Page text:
Along with the commercialization of space, space colonization has also become a more realistic pursuit for researchers. By colonization, I include human habitation of other celestial objects and even resource extractions on these objects, such as the Moon and planet Mars. Back in 2006, NASA publicized its plans to build a lunar base by 2024; this year NASA announced that this estimate has been reduced to 2022. Author and executive director of The Planetary Society, Louis Friedman, believes that humans will eventually terraform Mars. He says that he sees it as “part of human evolution to eventually adapt to living on Mars and then to make it better.” In his opinion, advances in “nanotechnology, space sailing, robotics, bio-molecular engineering, and artificial intelligence” will allow humans to “extend our presence throughout the universe” so that we will not need to extend our bodies beyond a planet like Mars.
However, given our unfortunate ability to misuse and disregard our own planet’s resources as humans, there are potential ethical concerns about colonization of celestial objects. Some wonder what the detriments of resource extractions on other planets may be. Outside of physical impacts, there are also potential social impacts; how would humans adapt to life in completely different environments than that of our own planet?
Another potential issue with this idea of space settlements is the ambiguity and difficulty in establishing property rights on natural celestial objects. The Outer Space Treaty was created for this very reason back in 1967; as of 2012, all countries with current stakes in space have ratified the treaty. As a framework for international space law, the treaty basically forbids the placement or use of weapons of mass destruction into space or the claim of celestial resources by governments. In 2015, President Barack Obama signed the U.S. Commercial Space Launch Competitiveness Act, which gives US citizens the right to own and mine resources from asteroids.
Arguably the most popular and mysterious aspect of space exploration is in regard to extraterrestrial life in the Universe. For several decades, individuals in different areas of study have questioned the existence of life on other celestial objects in space. In a study known as “astrobiology,” scientists use a combination of physics, chemistry, astronomy, geology, and biology to study life in the Universe. Although the general consensus among scientists about the creation of the Solar System defers to the ideas of the Nebular Hypothesis, there has been no agreed understanding about how life came to be on Earth before outside of evolution; the theory of evolution does not specify exactly how life formed on Earth at the beginning.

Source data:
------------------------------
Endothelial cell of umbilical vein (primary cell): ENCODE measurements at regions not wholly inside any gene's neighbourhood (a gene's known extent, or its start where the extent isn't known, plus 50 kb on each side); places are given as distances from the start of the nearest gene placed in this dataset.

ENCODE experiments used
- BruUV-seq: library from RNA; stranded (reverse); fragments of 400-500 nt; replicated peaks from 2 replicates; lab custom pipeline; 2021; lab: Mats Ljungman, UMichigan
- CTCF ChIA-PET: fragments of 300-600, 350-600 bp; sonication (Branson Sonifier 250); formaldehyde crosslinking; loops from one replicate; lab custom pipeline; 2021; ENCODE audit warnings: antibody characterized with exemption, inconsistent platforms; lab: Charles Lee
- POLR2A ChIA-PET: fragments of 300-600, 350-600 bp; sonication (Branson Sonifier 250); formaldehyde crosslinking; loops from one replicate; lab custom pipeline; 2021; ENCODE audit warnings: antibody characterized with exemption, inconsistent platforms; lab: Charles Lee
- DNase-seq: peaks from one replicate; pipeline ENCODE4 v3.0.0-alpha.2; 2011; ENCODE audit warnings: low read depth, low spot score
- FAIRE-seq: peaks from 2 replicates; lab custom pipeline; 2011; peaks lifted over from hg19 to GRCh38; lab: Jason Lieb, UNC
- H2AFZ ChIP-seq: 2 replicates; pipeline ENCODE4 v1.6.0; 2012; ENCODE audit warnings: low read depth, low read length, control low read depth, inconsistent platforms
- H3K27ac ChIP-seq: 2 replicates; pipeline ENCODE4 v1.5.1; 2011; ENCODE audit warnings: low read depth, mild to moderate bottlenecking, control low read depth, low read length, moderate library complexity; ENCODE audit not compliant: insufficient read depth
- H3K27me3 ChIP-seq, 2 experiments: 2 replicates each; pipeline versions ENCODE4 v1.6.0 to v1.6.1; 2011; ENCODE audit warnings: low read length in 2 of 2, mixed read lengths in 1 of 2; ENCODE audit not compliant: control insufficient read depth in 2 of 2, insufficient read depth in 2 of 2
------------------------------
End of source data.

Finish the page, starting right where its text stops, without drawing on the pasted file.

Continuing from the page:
For this reason, the search for extraterrestrial life is not limited to the search for sentient life; life on other worlds could hypothetically be as simple as microscopic organisms like bacteria or more advanced than humans. As well, such ambiguity poses potential dangers for humans. Individuals like notable physicist Stephen Hawking have warned about searching for alien life and responding to signals from far off stars. He expressed how civilizations reading our signals and messages could have advanced billions of years ahead of humans; in this case, they will be “vastly more powerful and may not see us as any more valuable than we see bacteria.” In spite of these warnings, nations have still placed much time and resources into this search. If humans do discover life on other planets, moons, etc., subsequent expectations are still unclear. It does not appear as though we, humans, actually have a singular intention with this exploration, outside of satisfying curiosity and answering questions that have been asked for centuries.
Regardless of your views on space exploration, it appears that humanity is prepared to continue searching for answers in the Universe. However, with this upcoming election, the future of US space exploration is not so certain. I support the continued exploration of space and celestial objects because I believe that the pursuit of human knowledge should not be limited to Earth. The very fact that we have the ability to explore what lies beyond our own planet should be enough of a reason for us to keep expanding our understanding. While we have and will run into heavy costs and challenges in space, even with forces beyond our control, I do not believe that they should prevent continued progress with space programs.
Space exploration is not just adventurous and mysterious. It is not just economically beneficial either. It gives humans the chance to better understand how our own planet works, so that we can even anticipate future events in or outside of our planet. It further allows us to discover easier ways to live at or beyond our current means. I believe that scientists and researchers will only create new opportunities for humanity’s continued growth by creating new questions and discovering new answers using space exploration.